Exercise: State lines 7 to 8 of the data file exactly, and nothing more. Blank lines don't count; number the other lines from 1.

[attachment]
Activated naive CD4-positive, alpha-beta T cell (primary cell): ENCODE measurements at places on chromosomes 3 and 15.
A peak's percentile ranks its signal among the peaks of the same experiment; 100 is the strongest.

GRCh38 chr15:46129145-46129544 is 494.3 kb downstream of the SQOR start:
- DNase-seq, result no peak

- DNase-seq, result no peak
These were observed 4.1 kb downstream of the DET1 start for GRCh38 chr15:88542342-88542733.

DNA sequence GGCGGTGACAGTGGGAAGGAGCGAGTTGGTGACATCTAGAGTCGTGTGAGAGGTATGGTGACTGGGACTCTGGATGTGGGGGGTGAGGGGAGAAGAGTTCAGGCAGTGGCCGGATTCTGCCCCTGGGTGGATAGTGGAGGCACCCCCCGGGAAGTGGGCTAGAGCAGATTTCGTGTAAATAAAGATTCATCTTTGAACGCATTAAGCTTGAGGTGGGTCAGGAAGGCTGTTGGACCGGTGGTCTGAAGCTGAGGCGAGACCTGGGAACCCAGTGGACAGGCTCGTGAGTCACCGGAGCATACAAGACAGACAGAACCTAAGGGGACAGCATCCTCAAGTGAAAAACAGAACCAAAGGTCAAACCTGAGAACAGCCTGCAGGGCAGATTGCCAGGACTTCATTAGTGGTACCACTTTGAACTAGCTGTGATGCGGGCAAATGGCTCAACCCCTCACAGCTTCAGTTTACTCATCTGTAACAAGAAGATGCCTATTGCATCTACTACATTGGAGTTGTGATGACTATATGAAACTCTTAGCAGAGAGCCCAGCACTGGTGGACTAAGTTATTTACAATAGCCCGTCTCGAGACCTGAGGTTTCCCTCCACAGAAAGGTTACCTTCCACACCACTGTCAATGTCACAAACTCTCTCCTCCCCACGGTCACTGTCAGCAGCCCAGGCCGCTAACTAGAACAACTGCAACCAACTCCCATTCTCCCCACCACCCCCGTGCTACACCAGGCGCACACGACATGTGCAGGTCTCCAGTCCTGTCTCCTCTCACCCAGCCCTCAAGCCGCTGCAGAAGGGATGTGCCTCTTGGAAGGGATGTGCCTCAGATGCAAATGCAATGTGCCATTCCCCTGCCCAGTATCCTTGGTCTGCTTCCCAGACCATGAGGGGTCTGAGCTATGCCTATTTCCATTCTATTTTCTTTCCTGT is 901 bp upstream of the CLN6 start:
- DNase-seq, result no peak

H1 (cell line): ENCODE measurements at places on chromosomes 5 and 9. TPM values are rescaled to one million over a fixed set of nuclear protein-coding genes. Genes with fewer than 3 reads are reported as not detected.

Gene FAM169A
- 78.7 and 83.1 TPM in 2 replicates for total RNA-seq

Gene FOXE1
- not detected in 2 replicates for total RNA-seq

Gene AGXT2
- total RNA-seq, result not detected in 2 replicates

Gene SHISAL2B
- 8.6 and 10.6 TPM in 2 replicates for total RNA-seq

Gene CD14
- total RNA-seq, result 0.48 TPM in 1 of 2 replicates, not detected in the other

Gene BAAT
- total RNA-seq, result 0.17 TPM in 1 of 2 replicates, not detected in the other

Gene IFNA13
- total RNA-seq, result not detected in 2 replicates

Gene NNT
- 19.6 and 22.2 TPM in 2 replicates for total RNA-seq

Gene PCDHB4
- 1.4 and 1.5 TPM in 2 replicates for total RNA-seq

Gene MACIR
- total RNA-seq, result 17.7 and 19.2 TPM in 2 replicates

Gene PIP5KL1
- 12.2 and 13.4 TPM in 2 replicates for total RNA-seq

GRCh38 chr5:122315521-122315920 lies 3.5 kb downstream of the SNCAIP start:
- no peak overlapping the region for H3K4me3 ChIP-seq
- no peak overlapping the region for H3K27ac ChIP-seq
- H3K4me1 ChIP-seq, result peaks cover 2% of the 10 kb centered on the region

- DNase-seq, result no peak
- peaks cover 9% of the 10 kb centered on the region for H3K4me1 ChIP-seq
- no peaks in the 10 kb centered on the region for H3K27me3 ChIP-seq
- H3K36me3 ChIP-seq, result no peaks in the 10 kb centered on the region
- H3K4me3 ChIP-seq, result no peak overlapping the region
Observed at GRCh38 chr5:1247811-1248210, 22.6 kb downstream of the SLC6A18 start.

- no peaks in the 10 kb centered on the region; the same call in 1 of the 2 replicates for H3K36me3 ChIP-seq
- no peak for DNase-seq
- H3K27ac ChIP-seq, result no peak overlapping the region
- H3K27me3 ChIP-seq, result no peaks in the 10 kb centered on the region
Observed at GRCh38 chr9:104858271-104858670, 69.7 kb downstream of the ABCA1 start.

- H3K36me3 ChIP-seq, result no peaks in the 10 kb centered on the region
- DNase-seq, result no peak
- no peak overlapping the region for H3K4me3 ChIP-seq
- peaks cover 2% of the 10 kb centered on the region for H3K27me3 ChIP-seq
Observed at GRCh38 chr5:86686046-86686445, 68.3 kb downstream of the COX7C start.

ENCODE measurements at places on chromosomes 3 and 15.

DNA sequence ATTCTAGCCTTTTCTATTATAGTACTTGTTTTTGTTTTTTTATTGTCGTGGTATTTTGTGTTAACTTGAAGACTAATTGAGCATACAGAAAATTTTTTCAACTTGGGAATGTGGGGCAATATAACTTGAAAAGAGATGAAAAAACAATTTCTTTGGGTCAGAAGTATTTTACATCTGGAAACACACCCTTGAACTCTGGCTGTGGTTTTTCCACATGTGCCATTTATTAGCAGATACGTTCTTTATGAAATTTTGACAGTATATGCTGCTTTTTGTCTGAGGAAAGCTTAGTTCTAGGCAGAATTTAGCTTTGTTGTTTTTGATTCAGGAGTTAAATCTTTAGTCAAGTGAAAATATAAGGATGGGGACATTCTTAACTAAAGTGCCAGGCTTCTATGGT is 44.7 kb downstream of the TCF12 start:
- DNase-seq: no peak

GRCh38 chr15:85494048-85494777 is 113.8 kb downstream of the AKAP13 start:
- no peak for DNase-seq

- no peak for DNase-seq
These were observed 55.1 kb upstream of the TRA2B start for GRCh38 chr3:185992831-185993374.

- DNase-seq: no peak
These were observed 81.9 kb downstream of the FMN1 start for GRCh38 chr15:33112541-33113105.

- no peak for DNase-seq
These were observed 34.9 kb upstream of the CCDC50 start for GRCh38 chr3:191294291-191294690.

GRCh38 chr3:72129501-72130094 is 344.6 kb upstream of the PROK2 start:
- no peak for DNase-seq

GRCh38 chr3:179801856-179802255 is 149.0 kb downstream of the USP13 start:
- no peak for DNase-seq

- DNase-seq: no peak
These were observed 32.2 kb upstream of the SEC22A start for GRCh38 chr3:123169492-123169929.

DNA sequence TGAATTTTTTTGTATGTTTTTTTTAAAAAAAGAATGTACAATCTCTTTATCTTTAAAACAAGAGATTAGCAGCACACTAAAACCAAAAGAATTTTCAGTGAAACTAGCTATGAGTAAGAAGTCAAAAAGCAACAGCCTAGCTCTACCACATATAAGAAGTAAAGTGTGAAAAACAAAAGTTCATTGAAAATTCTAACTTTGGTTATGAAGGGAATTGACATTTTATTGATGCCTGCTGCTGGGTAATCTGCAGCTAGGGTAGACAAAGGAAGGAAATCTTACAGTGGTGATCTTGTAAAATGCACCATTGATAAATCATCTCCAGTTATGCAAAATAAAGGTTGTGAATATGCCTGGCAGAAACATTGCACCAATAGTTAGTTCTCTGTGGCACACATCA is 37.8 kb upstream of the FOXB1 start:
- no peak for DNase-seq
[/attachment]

DNA sequence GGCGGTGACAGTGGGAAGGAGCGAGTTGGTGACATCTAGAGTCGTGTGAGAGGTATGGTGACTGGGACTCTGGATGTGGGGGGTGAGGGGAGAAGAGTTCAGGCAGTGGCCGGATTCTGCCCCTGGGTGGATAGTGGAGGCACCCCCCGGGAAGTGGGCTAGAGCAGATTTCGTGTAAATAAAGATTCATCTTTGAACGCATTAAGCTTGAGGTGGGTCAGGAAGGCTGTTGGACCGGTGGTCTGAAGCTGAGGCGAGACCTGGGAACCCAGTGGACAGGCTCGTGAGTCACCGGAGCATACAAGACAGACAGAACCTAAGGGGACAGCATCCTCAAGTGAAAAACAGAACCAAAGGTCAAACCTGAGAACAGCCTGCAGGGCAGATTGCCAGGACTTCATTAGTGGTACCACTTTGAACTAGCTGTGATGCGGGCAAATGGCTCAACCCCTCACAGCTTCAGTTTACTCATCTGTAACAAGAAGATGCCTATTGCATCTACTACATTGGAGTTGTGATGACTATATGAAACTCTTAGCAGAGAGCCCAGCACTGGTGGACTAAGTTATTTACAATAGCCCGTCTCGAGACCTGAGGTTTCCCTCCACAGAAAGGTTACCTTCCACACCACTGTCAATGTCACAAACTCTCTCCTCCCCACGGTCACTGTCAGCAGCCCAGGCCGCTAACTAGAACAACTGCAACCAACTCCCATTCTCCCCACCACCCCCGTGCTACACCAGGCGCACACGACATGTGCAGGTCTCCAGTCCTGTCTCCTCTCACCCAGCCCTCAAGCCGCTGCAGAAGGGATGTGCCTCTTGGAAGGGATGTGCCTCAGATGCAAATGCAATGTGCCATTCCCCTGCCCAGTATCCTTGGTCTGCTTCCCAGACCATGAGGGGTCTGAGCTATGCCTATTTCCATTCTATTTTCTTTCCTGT is 901 bp upstream of the CLN6 start:
- DNase-seq, result no peak